This article is the eighth in a series featuring clips from the American Archive of Public Broadcasting, which is working to digitize television and radio pieces so that they may be preserved for years to come. For more about the project, see our introduction to the series, where you'll also find a handy list of all the series' pieces so far.
At the end of May 1968, Robert F. Kennedy stopped in Corvallis, Oregon, to campaign for the Democratic Party's nomination for the presidency. The exact date of his stop is unclear, but it was in advance of the state's primary on May 28, which Kennedy ultimately lost to Senator Eugene McCarthy. A little more than a week later, Kennedy was dead, assassinated following the celebration of his victory in California's primary.
That speech in Corvallis, televised at the time on KOAC-TV and KOPB-TV, captures a moment in time when the prospect of another Kennedy leading the country was very real. And now, for the first time ever, a short clip of that video has been digitized and posted online, shared with The Atlantic as part of our series on the preservation of America's public-media history.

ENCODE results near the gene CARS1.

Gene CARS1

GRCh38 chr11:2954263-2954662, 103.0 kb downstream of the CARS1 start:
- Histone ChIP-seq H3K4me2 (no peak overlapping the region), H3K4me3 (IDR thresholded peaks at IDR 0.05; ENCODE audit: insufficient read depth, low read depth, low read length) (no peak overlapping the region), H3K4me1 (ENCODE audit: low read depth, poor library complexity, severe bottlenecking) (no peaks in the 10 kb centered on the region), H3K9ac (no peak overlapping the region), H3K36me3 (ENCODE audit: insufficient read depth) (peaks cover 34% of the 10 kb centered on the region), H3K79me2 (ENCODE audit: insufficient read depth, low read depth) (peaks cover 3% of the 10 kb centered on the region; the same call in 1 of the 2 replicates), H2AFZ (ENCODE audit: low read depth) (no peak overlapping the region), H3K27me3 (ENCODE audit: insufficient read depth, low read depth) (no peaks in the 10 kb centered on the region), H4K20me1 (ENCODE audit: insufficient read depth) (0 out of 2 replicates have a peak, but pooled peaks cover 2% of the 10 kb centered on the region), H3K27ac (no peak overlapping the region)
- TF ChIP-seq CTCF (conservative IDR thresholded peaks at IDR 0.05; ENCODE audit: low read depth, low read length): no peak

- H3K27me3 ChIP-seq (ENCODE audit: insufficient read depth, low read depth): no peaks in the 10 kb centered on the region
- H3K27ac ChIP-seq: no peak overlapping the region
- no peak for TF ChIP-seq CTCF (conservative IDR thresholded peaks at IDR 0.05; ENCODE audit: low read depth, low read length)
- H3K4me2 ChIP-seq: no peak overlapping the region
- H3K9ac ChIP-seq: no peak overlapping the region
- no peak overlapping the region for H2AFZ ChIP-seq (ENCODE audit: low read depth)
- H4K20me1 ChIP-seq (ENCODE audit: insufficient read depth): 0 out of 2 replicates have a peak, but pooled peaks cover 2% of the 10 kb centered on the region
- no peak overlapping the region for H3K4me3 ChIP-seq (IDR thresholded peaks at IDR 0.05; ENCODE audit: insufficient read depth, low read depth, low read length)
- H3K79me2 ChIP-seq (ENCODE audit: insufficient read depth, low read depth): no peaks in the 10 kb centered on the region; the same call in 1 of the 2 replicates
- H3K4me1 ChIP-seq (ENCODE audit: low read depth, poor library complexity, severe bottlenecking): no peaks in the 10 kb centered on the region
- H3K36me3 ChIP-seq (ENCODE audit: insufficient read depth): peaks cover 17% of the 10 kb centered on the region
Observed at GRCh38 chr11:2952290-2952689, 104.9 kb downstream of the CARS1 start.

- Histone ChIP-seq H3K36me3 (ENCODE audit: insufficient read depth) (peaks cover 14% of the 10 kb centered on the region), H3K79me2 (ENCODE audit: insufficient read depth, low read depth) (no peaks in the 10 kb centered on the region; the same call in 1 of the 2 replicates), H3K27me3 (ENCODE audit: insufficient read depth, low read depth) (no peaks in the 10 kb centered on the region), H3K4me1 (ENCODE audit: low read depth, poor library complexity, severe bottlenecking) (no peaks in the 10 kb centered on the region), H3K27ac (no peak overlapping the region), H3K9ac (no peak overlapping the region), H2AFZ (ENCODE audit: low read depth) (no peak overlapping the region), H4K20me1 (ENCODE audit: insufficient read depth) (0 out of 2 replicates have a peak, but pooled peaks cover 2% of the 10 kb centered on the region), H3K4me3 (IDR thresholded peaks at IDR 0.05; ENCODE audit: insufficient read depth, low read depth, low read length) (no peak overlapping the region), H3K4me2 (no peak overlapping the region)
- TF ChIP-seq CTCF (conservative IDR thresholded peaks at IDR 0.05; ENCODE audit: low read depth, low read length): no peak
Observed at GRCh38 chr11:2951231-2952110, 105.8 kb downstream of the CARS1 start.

Here's that clip, in which Kennedy criticizes the ongoing war in Vietnam, calling it "the gravest kind of error" and, he said, that "the result is that the deaths and destruction that has taken place has been largely our responsibility."
In 2006, following the release of the movie Bobby, which dramatized the assassination, a reporter from the Corvallis Gazette-Times caught up with two Corvallis residents who had attended the speech:
When Caroline and Bill Wilkins met Sen. Robert F. Kennedy during his last visit to Corvallis, they believed he'd be the next president of the United States.
"We thought he could beat (President Richard) Nixon. He embodied hope for the nation," said Bill Wilkins, OSU emeritus professor of economics and former dean of the College of Liberal Arts.
The couple, long active in the Democratic Party, were devastated to hear of his death just over a week later, on June 6, 1968.
"I remain convinced that he would have won, and that the world would be a very different place today," said Bill Wilkins, 75.
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